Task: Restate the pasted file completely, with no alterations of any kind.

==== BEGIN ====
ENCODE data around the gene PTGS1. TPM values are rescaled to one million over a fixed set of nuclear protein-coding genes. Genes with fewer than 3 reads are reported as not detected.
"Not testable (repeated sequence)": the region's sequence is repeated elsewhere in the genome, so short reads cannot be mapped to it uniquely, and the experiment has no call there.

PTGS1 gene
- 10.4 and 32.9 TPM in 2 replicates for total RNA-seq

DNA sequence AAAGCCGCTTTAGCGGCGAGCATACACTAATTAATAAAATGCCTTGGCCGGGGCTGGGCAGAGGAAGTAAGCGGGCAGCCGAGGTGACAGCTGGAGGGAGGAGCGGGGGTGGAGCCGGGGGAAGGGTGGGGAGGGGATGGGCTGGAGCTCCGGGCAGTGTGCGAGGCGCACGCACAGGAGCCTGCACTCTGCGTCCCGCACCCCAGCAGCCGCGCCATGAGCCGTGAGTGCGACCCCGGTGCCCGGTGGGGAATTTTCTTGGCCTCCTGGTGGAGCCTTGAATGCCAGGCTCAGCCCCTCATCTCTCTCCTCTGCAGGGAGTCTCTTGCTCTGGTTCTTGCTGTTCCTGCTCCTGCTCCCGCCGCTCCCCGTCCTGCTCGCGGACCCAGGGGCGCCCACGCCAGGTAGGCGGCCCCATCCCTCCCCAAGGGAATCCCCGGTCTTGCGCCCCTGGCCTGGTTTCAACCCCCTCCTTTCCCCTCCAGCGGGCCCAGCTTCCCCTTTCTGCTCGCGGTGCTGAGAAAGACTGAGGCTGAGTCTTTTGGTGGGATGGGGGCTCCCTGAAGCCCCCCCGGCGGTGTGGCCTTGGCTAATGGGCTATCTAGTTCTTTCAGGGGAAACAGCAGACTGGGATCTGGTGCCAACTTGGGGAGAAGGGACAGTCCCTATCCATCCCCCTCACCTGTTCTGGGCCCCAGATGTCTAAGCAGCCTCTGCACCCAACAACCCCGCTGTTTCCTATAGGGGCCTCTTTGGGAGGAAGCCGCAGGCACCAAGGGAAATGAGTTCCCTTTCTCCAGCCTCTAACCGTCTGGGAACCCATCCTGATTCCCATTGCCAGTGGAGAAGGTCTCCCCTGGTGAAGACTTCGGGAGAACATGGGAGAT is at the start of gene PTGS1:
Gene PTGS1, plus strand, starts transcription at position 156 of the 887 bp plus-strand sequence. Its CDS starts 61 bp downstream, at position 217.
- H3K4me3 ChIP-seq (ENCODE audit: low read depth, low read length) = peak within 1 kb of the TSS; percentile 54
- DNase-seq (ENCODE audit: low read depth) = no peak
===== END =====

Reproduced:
ENCODE data around the gene PTGS1. TPM values are rescaled to one million over a fixed set of nuclear protein-coding genes. Genes with fewer than 3 reads are reported as not detected.
"Not testable (repeated sequence)": the region's sequence is repeated elsewhere in the genome, so short reads cannot be mapped to it uniquely, and the experiment has no call there.

PTGS1 gene
- 10.4 and 32.9 TPM in 2 replicates for total RNA-seq

DNA sequence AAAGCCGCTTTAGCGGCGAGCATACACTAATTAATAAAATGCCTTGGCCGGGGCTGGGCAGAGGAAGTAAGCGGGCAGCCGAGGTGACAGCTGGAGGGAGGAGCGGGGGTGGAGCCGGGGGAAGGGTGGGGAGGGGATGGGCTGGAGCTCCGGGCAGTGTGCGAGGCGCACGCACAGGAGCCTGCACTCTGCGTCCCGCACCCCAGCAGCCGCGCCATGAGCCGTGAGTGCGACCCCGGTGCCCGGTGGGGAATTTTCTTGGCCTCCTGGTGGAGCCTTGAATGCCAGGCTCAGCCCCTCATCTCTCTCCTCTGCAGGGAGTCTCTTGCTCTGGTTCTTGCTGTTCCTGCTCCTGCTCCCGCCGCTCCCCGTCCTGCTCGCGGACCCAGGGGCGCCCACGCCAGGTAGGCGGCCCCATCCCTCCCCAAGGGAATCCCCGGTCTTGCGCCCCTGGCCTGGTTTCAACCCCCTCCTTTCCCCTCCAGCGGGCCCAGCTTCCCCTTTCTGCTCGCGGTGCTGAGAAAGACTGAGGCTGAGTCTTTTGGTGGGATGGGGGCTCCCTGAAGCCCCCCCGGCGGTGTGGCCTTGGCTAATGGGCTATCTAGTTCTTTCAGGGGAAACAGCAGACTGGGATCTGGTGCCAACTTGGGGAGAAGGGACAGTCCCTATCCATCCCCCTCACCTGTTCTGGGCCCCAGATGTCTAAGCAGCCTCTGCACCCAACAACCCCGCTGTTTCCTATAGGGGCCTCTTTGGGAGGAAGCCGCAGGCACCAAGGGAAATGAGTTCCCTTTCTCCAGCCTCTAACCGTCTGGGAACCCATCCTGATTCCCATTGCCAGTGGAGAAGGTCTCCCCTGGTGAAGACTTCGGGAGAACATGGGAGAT is at the start of gene PTGS1:
Gene PTGS1, plus strand, starts transcription at position 156 of the 887 bp plus-strand sequence. Its CDS starts 61 bp downstream, at position 217.
- H3K4me3 ChIP-seq (ENCODE audit: low read depth, low read length) = peak within 1 kb of the TSS; percentile 54
- DNase-seq (ENCODE audit: low read depth) = no peak